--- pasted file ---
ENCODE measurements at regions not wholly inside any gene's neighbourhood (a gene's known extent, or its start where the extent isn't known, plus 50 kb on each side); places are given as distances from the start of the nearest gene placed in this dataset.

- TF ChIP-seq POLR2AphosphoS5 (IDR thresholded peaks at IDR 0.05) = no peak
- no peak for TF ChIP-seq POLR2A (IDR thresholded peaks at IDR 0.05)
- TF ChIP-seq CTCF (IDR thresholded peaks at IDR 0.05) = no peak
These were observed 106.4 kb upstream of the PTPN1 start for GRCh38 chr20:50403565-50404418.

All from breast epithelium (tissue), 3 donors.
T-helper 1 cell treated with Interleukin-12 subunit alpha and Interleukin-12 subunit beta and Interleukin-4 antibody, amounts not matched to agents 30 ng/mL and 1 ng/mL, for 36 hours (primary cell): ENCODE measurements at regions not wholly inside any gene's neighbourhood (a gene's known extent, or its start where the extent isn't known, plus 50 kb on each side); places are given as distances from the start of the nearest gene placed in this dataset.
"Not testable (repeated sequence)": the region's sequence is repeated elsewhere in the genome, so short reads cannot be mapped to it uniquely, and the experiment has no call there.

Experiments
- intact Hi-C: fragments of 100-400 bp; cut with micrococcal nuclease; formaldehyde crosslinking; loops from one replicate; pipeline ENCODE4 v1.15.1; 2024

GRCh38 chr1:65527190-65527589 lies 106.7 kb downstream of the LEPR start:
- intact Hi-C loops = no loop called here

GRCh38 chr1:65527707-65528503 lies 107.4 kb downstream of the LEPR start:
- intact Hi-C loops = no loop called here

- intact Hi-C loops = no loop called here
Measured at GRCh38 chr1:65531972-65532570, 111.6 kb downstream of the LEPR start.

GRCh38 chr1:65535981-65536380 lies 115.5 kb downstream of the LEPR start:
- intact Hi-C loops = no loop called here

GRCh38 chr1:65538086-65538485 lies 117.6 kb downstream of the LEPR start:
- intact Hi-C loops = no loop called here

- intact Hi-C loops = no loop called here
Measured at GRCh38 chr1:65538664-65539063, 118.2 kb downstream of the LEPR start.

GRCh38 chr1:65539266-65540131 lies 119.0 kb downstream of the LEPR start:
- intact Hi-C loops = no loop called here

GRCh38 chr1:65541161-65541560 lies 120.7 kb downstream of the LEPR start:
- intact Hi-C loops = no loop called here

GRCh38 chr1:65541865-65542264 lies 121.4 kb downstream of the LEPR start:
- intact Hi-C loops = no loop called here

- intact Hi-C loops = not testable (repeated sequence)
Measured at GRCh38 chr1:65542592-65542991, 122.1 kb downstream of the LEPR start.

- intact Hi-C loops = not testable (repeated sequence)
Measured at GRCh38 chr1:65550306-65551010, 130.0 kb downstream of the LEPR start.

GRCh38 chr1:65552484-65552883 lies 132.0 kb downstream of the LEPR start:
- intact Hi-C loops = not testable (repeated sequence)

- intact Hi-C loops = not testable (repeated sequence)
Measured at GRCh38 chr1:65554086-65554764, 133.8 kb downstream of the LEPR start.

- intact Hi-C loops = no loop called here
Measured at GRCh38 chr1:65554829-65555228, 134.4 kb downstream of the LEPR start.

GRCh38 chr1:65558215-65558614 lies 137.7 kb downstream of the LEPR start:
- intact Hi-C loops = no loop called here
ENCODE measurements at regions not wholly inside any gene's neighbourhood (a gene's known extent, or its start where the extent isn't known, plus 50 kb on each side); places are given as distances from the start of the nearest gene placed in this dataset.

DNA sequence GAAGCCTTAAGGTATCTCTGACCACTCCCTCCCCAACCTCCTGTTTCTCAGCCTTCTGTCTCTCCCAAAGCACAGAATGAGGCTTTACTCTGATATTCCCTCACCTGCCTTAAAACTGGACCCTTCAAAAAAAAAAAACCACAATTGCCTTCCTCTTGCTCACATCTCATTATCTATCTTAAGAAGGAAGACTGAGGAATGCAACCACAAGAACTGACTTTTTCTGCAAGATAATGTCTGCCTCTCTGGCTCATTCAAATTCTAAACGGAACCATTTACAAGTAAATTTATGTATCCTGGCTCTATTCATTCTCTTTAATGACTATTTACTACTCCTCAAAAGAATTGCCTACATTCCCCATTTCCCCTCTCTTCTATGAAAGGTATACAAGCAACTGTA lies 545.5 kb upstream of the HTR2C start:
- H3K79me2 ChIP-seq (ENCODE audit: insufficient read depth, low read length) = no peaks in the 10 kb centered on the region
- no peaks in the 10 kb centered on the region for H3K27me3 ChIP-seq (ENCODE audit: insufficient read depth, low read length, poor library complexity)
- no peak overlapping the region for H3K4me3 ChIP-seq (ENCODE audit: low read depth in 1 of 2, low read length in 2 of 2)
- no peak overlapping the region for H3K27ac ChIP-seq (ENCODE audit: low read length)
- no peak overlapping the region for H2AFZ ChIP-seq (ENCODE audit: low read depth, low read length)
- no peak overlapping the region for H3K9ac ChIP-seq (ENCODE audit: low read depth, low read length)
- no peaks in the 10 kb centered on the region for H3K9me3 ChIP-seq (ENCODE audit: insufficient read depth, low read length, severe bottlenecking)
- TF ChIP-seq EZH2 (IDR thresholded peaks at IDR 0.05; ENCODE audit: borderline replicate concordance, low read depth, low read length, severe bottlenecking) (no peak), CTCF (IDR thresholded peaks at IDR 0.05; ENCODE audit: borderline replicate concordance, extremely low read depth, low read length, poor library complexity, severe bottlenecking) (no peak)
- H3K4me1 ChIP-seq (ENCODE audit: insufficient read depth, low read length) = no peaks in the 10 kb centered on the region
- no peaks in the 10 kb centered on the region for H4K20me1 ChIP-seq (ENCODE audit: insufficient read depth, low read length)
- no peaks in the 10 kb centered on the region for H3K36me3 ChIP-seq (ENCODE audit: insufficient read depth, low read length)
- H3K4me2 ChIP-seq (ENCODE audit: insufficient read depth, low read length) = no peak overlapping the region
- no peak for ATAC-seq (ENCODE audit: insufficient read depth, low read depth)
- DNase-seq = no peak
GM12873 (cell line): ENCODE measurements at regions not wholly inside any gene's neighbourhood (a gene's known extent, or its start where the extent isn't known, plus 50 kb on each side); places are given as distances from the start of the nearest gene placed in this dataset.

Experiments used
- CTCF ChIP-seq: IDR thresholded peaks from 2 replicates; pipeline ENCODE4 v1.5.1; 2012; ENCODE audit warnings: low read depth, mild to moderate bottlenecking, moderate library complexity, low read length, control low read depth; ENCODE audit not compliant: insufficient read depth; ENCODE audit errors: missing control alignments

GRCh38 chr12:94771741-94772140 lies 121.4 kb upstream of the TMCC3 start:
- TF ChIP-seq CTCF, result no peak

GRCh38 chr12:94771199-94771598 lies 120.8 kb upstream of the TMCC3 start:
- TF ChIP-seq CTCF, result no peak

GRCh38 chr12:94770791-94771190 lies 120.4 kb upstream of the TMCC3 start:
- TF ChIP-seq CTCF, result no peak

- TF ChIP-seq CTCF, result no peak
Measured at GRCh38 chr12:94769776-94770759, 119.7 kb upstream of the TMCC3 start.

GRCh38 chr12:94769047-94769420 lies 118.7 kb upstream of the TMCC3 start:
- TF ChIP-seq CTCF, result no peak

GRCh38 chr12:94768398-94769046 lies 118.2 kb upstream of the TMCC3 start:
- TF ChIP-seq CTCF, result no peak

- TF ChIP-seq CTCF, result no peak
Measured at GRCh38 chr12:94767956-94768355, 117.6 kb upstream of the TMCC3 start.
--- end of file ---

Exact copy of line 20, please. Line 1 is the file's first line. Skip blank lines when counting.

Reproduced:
- intact Hi-C loops = no loop called here